Uyanık et al. emphasized that natural radioactive measurements on volcanic rocks are important for human health and should be used primarily in the preference of settlements, especially in volcanic regions . It is known that the best method to determine the concentration values of the natural radioactive elements in the rock and soil is radiometry. In many studies, the active concentration values of radioactive elements obtained using this method and the radiological risks calculated from these values are presented [3,21,22,23,24,25]. In addition to these radiological risks, serious health problems can be encountered in the environment we live in and especially in volcanic regions that are close to the rocks where radioactive elements are concentrated. It was stated that there may be many diseases such as different types of cancers, tooth fractures, hair loss, cataracts in the eyes, and anemia in terms of human health in areas where radioactive elements are abundant . In addition, it was also found that humans living in a region with an abundance of thorium elements could suffer from cancer diseases such as bones, liver, lungs, pancreas, kidneys, and leukemia . Gamma-ray spectrometry measurements were performed and the excess lifetime cancer risk was calculated due to radioactive elements in Turkey’s Kırklareli , in Malaysia-Penang , on sediments in the North of Pakistan , in sand from the northern and eastern regions of Kuwait , in the soil in Abu Al Khasib and Ad Dayr in Basrah governorates , in Kadıköy and Üsküdar districts of Istanbul province of Turkey , along the Port Said coastline , in Çekmeköy district of Istanbul province of Turkey , and Afyon province of Turkey . As a result, gamma rays travel longer than alpha and beta rays, and since gamma rays can pass through the human body, they are harmful to human health.
In this study, the excess lifetime cancer risk was determined by using a new approach. To compare the results of the excess lifetime cancer risk, both this new approach and calculated from the existing relationship, in situ gamma-ray spectrometry measurements were performed in the Çünur district of the Isparta province of Türkiye and its surrounding. The concentration values of radioactive elements belonging to trachyandesite, flysch, limestone, and soil units that existed in the study area were obtained. The excess lifetime cancer risk and other radiological risk parameters were calculated using these concentration values. The excess lifetime cancer risk calculated from both relationships was compared for different geological units in the study area. All results were presented with micro-zoning maps and statistical evaluations.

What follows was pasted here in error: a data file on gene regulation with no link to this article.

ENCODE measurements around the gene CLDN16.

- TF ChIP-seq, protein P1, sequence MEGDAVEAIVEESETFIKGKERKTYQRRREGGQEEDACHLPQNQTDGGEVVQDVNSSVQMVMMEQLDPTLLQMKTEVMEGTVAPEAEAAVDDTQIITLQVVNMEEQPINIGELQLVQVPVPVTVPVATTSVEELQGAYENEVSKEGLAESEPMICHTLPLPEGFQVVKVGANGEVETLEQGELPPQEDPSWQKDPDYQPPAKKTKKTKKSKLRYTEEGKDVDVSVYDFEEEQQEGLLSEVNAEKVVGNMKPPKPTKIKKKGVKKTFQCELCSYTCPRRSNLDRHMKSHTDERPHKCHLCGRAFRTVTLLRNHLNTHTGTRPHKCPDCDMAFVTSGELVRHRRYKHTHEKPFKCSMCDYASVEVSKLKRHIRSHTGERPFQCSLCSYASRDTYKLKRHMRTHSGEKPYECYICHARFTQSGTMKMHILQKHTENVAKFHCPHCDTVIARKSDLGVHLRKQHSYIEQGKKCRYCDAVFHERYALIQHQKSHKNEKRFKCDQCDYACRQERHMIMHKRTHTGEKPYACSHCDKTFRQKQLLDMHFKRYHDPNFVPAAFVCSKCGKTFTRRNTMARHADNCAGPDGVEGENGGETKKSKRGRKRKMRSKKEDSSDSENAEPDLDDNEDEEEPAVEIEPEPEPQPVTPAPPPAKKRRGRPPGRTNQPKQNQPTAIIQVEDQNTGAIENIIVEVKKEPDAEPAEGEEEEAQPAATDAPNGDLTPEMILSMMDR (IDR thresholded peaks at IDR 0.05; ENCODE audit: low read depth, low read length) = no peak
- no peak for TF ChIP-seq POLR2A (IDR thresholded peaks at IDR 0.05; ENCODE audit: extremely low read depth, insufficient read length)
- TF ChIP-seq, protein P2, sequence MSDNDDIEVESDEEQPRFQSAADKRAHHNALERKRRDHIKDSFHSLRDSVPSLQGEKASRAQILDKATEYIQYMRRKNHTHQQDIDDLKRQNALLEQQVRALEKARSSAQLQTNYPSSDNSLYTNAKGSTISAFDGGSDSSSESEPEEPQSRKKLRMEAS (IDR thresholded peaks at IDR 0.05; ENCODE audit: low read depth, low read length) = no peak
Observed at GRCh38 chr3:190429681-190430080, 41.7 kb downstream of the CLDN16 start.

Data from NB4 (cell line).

2.1 Gamma-ray spectrometry
In the natural radioactivity measurements, a gamma-ray spectrometer device and a portable GF instrument equipped with a NaI (Tl) scintillation detector connected to 512 channels were used . With this device, the concentration values of natural radioactive elements (K, eU, eTh) can be determined, the artificial radiation source can be defined, the dose rate can be measured, and radiation can be monitored and mapped. In addition, useful studies can be conducted in raw material research, laboratory studies, and health services. Continuous or manual measurements can be made by connecting the GPS to the gamma-ray spectrometry device and transferring the measurement location to the device.